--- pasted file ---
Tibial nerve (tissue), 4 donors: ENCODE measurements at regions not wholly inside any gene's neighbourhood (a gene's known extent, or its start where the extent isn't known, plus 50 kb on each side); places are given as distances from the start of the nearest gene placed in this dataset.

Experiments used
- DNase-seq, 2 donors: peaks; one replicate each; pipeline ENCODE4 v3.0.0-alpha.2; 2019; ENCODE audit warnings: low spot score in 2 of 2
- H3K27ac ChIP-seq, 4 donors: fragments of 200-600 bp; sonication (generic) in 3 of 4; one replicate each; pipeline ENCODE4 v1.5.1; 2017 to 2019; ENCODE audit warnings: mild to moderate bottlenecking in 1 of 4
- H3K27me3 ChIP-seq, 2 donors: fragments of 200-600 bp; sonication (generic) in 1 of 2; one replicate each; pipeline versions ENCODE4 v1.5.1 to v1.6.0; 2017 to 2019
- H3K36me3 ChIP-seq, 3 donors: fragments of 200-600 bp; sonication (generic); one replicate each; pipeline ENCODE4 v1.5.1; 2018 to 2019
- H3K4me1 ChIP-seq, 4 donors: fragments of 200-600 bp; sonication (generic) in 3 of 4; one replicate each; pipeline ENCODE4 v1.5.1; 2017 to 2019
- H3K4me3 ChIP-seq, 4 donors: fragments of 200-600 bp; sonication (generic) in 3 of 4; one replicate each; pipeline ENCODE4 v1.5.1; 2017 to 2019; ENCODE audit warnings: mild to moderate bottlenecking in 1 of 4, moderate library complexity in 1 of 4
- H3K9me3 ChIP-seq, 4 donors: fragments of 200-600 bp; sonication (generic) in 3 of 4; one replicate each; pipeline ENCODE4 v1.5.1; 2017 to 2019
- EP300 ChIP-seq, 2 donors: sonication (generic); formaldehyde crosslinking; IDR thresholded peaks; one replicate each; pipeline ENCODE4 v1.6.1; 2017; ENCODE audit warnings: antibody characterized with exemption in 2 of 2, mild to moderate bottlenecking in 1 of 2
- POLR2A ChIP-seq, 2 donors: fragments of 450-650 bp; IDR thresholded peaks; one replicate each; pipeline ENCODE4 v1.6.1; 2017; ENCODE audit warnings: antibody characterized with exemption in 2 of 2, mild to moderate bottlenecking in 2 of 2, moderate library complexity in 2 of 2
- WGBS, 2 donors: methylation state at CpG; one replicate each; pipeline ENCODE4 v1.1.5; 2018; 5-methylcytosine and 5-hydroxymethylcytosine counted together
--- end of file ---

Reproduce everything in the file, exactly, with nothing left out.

Tibial nerve (tissue), 4 donors: ENCODE measurements at regions not wholly inside any gene's neighbourhood (a gene's known extent, or its start where the extent isn't known, plus 50 kb on each side); places are given as distances from the start of the nearest gene placed in this dataset.

Experiments used
- DNase-seq, 2 donors: peaks; one replicate each; pipeline ENCODE4 v3.0.0-alpha.2; 2019; ENCODE audit warnings: low spot score in 2 of 2
- H3K27ac ChIP-seq, 4 donors: fragments of 200-600 bp; sonication (generic) in 3 of 4; one replicate each; pipeline ENCODE4 v1.5.1; 2017 to 2019; ENCODE audit warnings: mild to moderate bottlenecking in 1 of 4
- H3K27me3 ChIP-seq, 2 donors: fragments of 200-600 bp; sonication (generic) in 1 of 2; one replicate each; pipeline versions ENCODE4 v1.5.1 to v1.6.0; 2017 to 2019
- H3K36me3 ChIP-seq, 3 donors: fragments of 200-600 bp; sonication (generic); one replicate each; pipeline ENCODE4 v1.5.1; 2018 to 2019
- H3K4me1 ChIP-seq, 4 donors: fragments of 200-600 bp; sonication (generic) in 3 of 4; one replicate each; pipeline ENCODE4 v1.5.1; 2017 to 2019
- H3K4me3 ChIP-seq, 4 donors: fragments of 200-600 bp; sonication (generic) in 3 of 4; one replicate each; pipeline ENCODE4 v1.5.1; 2017 to 2019; ENCODE audit warnings: mild to moderate bottlenecking in 1 of 4, moderate library complexity in 1 of 4
- H3K9me3 ChIP-seq, 4 donors: fragments of 200-600 bp; sonication (generic) in 3 of 4; one replicate each; pipeline ENCODE4 v1.5.1; 2017 to 2019
- EP300 ChIP-seq, 2 donors: sonication (generic); formaldehyde crosslinking; IDR thresholded peaks; one replicate each; pipeline ENCODE4 v1.6.1; 2017; ENCODE audit warnings: antibody characterized with exemption in 2 of 2, mild to moderate bottlenecking in 1 of 2
- POLR2A ChIP-seq, 2 donors: fragments of 450-650 bp; IDR thresholded peaks; one replicate each; pipeline ENCODE4 v1.6.1; 2017; ENCODE audit warnings: antibody characterized with exemption in 2 of 2, mild to moderate bottlenecking in 2 of 2, moderate library complexity in 2 of 2
- WGBS, 2 donors: methylation state at CpG; one replicate each; pipeline ENCODE4 v1.1.5; 2018; 5-methylcytosine and 5-hydroxymethylcytosine counted together